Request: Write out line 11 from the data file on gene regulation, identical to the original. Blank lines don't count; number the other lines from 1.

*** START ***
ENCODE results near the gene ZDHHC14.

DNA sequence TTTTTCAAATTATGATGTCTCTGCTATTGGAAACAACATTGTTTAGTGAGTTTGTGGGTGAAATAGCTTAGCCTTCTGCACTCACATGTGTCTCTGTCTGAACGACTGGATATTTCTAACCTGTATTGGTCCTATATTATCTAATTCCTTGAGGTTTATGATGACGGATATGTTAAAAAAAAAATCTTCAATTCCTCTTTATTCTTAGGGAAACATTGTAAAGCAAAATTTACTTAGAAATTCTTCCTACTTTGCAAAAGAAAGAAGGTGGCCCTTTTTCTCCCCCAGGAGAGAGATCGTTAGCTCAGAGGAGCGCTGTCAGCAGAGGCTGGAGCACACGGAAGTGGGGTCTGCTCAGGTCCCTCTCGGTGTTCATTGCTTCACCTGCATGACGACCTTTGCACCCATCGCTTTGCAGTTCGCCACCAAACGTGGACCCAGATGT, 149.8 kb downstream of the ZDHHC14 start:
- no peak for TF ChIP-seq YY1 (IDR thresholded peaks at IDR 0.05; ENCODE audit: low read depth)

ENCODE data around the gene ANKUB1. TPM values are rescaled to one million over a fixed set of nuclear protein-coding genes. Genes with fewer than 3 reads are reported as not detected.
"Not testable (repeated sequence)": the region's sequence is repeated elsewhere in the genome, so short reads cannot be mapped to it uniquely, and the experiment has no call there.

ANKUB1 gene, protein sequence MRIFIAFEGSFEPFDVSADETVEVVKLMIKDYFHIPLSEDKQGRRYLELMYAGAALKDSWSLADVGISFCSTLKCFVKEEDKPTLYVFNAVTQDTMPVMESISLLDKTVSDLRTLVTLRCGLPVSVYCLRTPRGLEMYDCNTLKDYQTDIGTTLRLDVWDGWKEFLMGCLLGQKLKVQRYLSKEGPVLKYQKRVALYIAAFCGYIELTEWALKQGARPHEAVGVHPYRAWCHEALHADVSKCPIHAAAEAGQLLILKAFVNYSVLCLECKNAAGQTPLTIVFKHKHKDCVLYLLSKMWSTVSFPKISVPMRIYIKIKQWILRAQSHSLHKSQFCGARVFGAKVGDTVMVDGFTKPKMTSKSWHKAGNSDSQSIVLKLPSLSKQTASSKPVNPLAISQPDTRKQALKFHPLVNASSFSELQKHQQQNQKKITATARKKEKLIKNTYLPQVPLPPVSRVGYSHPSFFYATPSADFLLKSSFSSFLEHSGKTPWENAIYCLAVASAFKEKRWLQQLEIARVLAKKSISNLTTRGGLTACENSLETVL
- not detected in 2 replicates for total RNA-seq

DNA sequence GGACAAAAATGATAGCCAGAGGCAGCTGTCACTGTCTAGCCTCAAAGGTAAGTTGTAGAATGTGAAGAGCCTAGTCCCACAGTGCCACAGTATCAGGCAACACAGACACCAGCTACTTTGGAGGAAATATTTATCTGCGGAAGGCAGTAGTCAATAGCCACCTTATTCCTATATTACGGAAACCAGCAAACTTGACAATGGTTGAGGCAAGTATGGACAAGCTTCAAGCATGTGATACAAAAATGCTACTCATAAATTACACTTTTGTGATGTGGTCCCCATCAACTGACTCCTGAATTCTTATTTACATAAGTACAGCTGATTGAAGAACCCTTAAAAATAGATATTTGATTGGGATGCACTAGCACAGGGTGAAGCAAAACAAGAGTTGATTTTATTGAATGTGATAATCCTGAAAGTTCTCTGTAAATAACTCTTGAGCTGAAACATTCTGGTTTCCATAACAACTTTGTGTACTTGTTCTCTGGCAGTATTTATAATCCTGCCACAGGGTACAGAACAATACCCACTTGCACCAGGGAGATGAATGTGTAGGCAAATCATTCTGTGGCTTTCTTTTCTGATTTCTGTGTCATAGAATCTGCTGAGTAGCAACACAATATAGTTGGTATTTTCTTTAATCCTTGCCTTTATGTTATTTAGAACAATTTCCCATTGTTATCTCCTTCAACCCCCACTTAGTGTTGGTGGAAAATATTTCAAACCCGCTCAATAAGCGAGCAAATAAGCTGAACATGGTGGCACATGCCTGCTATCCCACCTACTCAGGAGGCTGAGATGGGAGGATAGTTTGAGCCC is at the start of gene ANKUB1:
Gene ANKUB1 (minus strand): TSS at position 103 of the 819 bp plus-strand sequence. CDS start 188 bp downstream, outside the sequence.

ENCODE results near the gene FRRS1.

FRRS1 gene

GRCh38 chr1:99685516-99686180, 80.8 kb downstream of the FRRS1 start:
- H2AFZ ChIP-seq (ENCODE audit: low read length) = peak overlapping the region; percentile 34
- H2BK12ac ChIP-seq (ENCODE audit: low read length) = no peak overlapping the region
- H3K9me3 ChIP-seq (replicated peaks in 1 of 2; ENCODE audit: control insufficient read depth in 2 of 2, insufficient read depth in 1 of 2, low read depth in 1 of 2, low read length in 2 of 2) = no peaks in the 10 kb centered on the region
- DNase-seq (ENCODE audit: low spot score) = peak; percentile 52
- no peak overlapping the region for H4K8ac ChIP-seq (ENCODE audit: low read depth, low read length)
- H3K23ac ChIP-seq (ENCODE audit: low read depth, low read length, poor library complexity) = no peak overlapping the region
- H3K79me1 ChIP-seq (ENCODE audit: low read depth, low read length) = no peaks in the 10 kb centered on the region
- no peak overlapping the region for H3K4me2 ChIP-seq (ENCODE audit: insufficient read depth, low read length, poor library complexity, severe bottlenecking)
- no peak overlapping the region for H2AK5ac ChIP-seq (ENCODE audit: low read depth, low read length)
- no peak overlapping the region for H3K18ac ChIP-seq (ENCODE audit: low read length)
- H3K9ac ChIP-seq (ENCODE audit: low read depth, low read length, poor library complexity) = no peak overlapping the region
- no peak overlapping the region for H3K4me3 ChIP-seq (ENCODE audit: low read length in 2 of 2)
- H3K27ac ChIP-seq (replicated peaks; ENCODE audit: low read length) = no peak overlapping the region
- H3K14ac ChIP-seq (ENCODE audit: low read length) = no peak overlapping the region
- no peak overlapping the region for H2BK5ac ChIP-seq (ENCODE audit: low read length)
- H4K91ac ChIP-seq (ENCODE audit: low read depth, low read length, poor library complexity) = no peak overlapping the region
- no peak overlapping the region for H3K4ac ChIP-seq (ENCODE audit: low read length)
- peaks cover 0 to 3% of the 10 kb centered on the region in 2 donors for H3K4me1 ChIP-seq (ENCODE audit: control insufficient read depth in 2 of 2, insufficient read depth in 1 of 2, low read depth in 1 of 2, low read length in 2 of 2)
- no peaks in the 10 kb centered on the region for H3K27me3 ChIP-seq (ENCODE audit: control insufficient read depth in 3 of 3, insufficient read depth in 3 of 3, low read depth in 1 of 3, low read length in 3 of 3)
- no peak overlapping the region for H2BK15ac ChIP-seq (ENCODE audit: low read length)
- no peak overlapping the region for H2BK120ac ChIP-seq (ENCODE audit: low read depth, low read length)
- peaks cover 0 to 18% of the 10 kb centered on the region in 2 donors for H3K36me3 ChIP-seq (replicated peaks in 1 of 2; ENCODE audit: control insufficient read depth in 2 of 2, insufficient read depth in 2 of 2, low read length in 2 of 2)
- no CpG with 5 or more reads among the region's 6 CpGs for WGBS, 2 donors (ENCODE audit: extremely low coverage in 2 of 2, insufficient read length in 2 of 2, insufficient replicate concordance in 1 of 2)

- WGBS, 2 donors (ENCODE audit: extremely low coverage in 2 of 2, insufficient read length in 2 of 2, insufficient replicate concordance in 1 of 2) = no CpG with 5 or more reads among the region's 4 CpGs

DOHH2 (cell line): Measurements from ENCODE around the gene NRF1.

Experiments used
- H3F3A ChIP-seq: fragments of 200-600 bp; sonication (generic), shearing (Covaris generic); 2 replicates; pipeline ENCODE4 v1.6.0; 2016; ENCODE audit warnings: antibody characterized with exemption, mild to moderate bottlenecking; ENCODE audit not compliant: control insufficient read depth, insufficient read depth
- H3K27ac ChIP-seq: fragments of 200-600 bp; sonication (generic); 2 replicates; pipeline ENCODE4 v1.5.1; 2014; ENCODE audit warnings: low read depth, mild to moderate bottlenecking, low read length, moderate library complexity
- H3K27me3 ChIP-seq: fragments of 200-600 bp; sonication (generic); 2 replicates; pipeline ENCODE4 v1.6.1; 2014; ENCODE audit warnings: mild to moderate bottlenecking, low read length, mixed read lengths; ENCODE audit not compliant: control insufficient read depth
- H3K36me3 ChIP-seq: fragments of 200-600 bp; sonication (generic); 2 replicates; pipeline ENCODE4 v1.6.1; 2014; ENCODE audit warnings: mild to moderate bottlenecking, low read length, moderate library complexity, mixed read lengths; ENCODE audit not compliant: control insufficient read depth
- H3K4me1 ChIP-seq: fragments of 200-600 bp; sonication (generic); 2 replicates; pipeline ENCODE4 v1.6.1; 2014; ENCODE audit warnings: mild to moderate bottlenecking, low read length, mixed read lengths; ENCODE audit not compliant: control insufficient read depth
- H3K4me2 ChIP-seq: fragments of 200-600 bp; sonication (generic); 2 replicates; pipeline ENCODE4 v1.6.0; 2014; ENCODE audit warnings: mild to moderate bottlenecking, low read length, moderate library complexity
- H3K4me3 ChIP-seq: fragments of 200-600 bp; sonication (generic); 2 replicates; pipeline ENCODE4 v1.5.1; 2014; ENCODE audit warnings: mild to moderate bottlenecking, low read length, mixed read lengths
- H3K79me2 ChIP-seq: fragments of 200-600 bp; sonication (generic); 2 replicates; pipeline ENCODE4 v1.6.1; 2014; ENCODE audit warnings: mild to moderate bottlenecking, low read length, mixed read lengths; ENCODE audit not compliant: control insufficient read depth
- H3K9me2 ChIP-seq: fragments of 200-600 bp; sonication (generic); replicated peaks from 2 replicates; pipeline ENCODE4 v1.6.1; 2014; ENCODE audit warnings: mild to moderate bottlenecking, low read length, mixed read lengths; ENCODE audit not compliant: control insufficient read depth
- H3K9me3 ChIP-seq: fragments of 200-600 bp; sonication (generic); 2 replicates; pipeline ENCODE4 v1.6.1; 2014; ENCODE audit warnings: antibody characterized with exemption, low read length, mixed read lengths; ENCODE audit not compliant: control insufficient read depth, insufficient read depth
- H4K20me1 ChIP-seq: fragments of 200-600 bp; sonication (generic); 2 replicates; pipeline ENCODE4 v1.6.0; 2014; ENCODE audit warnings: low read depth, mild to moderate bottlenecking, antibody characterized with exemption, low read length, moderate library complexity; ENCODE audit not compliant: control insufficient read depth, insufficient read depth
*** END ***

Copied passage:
FRRS1 gene